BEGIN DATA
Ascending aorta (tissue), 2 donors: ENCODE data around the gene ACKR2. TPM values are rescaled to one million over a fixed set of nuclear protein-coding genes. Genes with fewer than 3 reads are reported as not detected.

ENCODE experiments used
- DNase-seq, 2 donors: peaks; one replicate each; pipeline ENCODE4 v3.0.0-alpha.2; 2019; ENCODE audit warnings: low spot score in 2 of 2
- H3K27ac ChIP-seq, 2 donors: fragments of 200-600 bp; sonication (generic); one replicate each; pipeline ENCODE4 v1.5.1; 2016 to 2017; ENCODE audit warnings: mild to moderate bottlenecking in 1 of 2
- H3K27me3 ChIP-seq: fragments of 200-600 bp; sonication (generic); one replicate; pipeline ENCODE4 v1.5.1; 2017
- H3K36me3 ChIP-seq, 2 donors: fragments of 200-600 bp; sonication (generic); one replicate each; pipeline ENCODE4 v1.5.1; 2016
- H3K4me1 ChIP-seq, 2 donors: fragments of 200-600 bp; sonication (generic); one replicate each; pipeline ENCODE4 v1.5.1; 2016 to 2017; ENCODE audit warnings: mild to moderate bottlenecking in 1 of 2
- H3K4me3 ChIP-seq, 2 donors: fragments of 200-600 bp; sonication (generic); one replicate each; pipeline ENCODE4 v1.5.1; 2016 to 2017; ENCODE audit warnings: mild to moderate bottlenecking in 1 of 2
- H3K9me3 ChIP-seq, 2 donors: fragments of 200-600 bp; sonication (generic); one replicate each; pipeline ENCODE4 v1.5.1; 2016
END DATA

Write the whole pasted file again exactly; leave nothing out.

Ascending aorta (tissue), 2 donors: ENCODE data around the gene ACKR2. TPM values are rescaled to one million over a fixed set of nuclear protein-coding genes. Genes with fewer than 3 reads are reported as not detected.

ENCODE experiments used
- DNase-seq, 2 donors: peaks; one replicate each; pipeline ENCODE4 v3.0.0-alpha.2; 2019; ENCODE audit warnings: low spot score in 2 of 2
- H3K27ac ChIP-seq, 2 donors: fragments of 200-600 bp; sonication (generic); one replicate each; pipeline ENCODE4 v1.5.1; 2016 to 2017; ENCODE audit warnings: mild to moderate bottlenecking in 1 of 2
- H3K27me3 ChIP-seq: fragments of 200-600 bp; sonication (generic); one replicate; pipeline ENCODE4 v1.5.1; 2017
- H3K36me3 ChIP-seq, 2 donors: fragments of 200-600 bp; sonication (generic); one replicate each; pipeline ENCODE4 v1.5.1; 2016
- H3K4me1 ChIP-seq, 2 donors: fragments of 200-600 bp; sonication (generic); one replicate each; pipeline ENCODE4 v1.5.1; 2016 to 2017; ENCODE audit warnings: mild to moderate bottlenecking in 1 of 2
- H3K4me3 ChIP-seq, 2 donors: fragments of 200-600 bp; sonication (generic); one replicate each; pipeline ENCODE4 v1.5.1; 2016 to 2017; ENCODE audit warnings: mild to moderate bottlenecking in 1 of 2
- H3K9me3 ChIP-seq, 2 donors: fragments of 200-600 bp; sonication (generic); one replicate each; pipeline ENCODE4 v1.5.1; 2016